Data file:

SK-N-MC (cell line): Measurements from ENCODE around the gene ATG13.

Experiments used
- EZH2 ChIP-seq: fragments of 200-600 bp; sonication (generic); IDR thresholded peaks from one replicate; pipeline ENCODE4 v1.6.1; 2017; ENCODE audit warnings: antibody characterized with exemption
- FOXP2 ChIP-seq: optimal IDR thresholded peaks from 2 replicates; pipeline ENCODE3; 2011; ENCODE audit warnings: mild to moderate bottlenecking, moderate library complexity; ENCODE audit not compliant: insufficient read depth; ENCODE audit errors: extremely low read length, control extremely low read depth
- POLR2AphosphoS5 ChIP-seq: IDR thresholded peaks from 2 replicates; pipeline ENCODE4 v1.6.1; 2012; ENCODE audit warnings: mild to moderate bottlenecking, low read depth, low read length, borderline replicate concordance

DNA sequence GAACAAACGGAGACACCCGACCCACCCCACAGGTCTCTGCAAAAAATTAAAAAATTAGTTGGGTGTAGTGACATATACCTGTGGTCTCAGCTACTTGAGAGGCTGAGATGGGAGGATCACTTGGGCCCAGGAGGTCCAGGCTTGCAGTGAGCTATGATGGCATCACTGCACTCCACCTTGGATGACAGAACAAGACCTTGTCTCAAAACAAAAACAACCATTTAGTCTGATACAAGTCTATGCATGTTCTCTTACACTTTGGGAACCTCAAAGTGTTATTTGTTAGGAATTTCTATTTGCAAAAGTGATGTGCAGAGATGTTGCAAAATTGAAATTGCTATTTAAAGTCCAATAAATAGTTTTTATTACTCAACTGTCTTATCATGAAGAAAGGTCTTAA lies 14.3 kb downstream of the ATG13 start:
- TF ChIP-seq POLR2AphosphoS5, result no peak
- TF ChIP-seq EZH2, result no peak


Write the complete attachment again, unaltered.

SK-N-MC (cell line): Measurements from ENCODE around the gene ATG13.

Experiments used
- EZH2 ChIP-seq: fragments of 200-600 bp; sonication (generic); IDR thresholded peaks from one replicate; pipeline ENCODE4 v1.6.1; 2017; ENCODE audit warnings: antibody characterized with exemption
- FOXP2 ChIP-seq: optimal IDR thresholded peaks from 2 replicates; pipeline ENCODE3; 2011; ENCODE audit warnings: mild to moderate bottlenecking, moderate library complexity; ENCODE audit not compliant: insufficient read depth; ENCODE audit errors: extremely low read length, control extremely low read depth
- POLR2AphosphoS5 ChIP-seq: IDR thresholded peaks from 2 replicates; pipeline ENCODE4 v1.6.1; 2012; ENCODE audit warnings: mild to moderate bottlenecking, low read depth, low read length, borderline replicate concordance

DNA sequence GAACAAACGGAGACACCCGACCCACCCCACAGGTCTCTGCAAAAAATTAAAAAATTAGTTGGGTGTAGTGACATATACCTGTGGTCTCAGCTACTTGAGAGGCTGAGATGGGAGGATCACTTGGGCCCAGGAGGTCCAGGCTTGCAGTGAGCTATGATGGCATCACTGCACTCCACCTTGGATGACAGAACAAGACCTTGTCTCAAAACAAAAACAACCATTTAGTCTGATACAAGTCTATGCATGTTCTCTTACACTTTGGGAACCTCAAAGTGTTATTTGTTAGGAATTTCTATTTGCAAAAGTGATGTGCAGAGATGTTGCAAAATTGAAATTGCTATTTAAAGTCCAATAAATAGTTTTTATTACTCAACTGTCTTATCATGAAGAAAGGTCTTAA lies 14.3 kb downstream of the ATG13 start:
- TF ChIP-seq POLR2AphosphoS5, result no peak
- TF ChIP-seq EZH2, result no peak